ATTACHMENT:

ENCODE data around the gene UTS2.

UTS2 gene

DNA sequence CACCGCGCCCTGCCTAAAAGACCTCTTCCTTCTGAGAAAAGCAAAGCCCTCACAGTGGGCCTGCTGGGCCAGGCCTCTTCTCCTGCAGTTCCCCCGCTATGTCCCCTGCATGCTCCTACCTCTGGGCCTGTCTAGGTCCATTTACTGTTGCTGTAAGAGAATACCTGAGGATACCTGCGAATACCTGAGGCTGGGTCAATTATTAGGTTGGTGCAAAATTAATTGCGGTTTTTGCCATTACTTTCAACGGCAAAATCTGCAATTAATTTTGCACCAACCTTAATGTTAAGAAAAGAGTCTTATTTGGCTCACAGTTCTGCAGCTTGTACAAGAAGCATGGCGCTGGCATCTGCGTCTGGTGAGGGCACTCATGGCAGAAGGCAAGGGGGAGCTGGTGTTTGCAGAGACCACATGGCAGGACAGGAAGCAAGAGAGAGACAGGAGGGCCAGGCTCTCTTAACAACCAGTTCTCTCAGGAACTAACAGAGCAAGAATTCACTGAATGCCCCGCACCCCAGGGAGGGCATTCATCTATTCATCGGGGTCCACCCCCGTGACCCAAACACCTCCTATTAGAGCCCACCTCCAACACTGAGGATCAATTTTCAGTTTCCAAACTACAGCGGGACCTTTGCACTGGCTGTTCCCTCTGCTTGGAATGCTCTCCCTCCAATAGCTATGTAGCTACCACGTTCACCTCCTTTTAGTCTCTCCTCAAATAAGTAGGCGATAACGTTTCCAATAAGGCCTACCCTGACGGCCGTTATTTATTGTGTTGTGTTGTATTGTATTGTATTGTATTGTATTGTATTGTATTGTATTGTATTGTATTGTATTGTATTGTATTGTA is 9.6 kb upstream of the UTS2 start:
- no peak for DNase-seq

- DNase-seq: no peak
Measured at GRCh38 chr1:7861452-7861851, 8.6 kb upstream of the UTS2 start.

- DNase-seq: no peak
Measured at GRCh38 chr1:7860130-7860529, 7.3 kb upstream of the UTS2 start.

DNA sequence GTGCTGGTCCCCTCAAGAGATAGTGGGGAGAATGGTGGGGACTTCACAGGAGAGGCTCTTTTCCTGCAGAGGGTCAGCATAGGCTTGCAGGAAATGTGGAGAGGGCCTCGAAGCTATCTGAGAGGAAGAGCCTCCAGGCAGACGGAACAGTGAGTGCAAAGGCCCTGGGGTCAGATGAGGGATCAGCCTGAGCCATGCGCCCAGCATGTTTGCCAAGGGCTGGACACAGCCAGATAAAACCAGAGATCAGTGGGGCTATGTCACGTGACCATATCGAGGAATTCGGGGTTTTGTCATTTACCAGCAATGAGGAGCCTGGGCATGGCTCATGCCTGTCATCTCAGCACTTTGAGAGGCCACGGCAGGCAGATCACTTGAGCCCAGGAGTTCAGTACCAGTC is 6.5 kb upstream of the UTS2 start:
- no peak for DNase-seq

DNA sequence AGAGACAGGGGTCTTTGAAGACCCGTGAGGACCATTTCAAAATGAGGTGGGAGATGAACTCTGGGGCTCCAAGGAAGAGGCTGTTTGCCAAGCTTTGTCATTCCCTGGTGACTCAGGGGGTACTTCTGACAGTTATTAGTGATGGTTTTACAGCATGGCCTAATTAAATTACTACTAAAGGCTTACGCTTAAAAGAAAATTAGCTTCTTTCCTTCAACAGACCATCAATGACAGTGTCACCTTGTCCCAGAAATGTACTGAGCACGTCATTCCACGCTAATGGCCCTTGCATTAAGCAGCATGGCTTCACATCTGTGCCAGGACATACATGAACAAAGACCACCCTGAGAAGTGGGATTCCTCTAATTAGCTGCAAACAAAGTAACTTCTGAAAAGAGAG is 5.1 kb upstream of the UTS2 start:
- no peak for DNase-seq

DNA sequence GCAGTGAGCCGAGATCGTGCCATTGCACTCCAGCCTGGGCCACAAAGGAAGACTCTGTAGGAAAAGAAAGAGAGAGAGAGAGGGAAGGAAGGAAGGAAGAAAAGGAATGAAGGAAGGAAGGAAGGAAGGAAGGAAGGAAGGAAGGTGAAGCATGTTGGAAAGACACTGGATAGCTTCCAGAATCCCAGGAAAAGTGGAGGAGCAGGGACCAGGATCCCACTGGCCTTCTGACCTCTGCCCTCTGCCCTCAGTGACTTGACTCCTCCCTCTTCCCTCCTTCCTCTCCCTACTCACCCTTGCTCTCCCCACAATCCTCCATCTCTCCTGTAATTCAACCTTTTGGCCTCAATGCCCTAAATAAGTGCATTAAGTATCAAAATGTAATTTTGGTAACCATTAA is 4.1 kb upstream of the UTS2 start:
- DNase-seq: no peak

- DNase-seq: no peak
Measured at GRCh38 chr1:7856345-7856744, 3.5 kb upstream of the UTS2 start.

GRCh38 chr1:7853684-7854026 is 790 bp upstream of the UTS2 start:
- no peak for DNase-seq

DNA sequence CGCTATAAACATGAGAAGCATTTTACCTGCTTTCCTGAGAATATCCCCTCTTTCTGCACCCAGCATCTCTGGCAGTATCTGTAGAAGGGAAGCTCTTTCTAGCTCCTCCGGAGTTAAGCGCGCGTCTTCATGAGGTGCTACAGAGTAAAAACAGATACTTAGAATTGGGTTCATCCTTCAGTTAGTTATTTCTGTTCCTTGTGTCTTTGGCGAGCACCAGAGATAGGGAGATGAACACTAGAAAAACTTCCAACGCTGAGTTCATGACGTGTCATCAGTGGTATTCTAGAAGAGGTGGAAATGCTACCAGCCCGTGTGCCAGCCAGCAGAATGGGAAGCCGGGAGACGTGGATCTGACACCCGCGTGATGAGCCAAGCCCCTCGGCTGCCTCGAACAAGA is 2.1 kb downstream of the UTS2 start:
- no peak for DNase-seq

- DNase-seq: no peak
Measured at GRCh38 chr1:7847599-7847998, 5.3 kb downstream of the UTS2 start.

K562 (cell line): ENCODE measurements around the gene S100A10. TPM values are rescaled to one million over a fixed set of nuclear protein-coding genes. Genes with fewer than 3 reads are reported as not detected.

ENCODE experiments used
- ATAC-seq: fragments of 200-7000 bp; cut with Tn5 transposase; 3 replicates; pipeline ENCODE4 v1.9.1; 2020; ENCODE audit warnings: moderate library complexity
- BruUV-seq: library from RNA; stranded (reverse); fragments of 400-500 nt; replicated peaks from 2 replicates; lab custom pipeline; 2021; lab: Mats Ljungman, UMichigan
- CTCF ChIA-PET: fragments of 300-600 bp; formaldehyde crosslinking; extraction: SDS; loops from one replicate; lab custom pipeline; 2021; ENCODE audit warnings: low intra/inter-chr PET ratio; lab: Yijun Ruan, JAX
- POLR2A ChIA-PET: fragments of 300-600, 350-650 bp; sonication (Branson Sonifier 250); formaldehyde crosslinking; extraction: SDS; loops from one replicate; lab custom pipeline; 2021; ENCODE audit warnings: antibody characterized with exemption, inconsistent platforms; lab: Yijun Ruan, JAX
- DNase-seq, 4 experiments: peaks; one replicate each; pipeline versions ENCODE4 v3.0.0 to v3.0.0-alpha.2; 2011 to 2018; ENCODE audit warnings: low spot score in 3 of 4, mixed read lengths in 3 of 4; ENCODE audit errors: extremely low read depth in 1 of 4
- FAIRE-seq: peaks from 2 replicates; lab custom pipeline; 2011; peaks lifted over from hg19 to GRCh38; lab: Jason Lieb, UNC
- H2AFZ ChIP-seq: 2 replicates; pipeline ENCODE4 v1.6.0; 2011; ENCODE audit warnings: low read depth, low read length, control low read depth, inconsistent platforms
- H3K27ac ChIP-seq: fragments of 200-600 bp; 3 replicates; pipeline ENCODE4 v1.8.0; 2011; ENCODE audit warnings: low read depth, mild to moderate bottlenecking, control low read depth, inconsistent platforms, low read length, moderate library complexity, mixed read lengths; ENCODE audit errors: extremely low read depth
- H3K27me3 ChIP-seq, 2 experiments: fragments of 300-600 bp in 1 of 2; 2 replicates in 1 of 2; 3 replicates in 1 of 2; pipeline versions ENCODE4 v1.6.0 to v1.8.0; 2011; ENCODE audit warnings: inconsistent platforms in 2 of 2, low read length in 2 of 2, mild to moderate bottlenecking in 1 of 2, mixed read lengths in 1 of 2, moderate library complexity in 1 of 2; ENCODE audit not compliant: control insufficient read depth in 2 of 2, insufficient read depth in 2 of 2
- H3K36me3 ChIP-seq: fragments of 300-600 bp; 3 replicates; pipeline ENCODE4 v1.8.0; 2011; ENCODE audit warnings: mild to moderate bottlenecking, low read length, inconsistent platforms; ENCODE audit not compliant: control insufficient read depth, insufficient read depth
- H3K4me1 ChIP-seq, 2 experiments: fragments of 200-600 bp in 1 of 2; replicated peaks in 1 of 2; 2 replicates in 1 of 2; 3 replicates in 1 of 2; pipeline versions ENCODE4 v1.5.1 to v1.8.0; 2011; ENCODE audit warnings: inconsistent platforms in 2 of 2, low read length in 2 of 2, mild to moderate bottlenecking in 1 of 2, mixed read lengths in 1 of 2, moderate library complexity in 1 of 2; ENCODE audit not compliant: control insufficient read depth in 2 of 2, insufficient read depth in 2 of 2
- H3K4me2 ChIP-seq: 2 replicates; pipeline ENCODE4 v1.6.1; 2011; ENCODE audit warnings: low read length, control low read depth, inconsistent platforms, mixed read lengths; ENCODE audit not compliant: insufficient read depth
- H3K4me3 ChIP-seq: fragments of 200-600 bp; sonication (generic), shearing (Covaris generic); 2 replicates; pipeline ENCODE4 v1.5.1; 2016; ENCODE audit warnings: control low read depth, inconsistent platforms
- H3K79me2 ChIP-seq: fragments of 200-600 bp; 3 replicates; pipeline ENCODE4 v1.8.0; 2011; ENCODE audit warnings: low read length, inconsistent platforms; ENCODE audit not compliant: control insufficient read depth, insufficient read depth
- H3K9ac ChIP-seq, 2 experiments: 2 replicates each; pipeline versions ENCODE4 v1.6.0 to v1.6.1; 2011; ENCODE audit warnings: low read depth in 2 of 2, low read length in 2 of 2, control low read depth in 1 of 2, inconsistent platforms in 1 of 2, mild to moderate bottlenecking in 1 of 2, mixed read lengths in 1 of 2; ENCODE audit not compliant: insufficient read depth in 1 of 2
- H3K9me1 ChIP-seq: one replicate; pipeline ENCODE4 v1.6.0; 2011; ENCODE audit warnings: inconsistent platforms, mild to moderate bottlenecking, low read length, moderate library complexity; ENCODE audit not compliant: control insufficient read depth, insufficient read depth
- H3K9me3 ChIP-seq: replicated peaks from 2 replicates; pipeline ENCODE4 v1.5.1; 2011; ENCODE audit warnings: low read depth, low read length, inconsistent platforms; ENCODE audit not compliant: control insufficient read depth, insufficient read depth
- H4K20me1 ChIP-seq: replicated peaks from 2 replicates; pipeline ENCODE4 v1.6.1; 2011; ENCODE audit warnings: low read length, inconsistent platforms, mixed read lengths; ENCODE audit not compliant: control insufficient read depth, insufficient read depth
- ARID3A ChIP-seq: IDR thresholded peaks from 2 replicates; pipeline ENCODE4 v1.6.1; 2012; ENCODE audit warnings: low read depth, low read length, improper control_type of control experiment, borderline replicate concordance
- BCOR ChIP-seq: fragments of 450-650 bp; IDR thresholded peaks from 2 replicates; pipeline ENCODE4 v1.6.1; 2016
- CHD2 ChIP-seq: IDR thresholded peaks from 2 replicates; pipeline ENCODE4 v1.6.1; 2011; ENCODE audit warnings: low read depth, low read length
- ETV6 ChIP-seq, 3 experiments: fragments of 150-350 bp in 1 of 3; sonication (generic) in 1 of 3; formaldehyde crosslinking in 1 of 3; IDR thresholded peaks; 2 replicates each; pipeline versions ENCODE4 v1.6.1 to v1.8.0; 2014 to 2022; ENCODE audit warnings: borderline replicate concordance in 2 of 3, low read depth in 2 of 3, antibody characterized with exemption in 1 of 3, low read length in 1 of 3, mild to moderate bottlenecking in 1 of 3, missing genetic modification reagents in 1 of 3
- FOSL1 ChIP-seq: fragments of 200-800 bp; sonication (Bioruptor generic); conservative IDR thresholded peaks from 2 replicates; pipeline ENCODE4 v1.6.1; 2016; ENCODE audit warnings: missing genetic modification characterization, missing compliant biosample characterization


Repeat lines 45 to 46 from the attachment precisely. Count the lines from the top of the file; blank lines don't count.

- CHD2 ChIP-seq: IDR thresholded peaks from 2 replicates; pipeline ENCODE4 v1.6.1; 2011; ENCODE audit warnings: low read depth, low read length
- ETV6 ChIP-seq, 3 experiments: fragments of 150-350 bp in 1 of 3; sonication (generic) in 1 of 3; formaldehyde crosslinking in 1 of 3; IDR thresholded peaks; 2 replicates each; pipeline versions ENCODE4 v1.6.1 to v1.8.0; 2014 to 2022; ENCODE audit warnings: borderline replicate concordance in 2 of 3, low read depth in 2 of 3, antibody characterized with exemption in 1 of 3, low read length in 1 of 3, mild to moderate bottlenecking in 1 of 3, missing genetic modification reagents in 1 of 3